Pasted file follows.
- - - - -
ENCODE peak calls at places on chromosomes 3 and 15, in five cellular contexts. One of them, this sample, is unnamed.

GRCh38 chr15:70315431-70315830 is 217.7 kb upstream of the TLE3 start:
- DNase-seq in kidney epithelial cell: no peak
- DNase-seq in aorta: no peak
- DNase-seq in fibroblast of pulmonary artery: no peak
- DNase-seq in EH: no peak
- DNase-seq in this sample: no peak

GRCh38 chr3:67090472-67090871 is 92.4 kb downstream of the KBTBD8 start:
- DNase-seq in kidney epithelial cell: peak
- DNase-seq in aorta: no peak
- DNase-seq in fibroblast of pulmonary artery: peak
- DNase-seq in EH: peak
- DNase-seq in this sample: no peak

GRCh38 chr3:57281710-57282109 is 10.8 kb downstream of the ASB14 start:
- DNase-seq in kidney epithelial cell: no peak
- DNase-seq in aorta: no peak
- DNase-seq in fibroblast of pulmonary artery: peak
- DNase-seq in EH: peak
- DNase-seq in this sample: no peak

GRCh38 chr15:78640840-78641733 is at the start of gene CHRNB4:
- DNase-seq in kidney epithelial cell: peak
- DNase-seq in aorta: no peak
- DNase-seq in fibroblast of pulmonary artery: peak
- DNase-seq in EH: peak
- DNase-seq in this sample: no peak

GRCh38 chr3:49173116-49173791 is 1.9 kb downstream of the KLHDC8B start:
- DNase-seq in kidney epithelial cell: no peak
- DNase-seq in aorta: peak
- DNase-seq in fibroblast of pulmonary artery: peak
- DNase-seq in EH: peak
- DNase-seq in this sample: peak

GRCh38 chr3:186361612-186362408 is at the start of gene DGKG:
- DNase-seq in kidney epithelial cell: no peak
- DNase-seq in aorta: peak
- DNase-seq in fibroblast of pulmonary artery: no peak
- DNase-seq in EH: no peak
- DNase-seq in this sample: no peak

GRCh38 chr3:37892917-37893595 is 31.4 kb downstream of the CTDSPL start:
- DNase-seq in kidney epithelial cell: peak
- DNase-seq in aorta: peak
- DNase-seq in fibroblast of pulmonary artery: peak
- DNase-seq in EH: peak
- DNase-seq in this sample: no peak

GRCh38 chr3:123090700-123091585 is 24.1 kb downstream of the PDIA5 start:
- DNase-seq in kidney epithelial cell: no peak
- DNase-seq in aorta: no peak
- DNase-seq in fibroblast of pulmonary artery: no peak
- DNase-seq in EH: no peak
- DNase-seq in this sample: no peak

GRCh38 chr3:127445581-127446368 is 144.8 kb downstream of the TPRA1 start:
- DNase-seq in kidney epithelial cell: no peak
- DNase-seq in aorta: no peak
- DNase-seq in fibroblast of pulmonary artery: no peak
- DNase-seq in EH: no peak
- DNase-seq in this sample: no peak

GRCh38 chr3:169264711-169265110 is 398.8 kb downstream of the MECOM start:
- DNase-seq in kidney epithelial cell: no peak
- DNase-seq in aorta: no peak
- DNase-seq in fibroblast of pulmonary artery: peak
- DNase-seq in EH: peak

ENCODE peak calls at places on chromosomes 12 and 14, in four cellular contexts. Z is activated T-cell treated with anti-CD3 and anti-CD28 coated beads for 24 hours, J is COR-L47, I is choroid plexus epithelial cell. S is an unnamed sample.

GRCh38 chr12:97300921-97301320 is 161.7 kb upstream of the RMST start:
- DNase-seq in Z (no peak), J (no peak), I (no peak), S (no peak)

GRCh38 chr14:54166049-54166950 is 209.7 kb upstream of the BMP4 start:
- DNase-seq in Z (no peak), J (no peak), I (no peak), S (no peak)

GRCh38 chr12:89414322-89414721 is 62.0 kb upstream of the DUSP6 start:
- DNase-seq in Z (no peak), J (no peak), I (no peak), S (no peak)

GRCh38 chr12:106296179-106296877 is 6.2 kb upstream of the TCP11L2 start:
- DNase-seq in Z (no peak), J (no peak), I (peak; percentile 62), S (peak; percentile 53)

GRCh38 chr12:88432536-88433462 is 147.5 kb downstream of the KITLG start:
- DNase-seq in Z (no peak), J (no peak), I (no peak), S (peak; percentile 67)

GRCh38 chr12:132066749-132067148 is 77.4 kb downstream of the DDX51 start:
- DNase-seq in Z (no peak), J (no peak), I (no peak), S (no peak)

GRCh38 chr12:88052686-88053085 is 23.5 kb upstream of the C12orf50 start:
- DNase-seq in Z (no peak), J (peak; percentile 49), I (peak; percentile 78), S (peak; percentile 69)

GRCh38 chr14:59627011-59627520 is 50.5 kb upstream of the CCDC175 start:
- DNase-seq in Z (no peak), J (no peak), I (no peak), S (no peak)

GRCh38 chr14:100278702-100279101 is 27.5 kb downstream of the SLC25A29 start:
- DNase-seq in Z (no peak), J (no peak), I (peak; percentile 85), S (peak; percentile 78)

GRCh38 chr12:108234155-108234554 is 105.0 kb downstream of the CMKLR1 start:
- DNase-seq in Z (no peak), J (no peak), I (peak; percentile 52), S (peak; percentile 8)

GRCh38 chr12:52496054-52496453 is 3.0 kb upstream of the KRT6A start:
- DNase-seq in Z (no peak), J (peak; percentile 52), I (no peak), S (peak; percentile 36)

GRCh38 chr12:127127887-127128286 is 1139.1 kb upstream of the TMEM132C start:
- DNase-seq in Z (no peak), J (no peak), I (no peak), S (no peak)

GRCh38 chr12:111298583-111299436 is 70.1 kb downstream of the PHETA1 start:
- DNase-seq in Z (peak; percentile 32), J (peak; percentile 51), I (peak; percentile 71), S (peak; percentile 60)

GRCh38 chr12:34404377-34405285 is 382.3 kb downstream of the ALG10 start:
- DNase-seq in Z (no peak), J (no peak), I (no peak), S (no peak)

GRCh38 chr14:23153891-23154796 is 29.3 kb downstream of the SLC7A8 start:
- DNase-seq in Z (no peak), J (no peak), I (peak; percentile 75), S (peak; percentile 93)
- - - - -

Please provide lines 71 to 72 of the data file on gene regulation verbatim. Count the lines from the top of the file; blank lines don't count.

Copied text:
- DNase-seq in Z (no peak), J (no peak), I (no peak), S (peak; percentile 67)

GRCh38 chr12:132066749-132067148 is 77.4 kb downstream of the DDX51 start: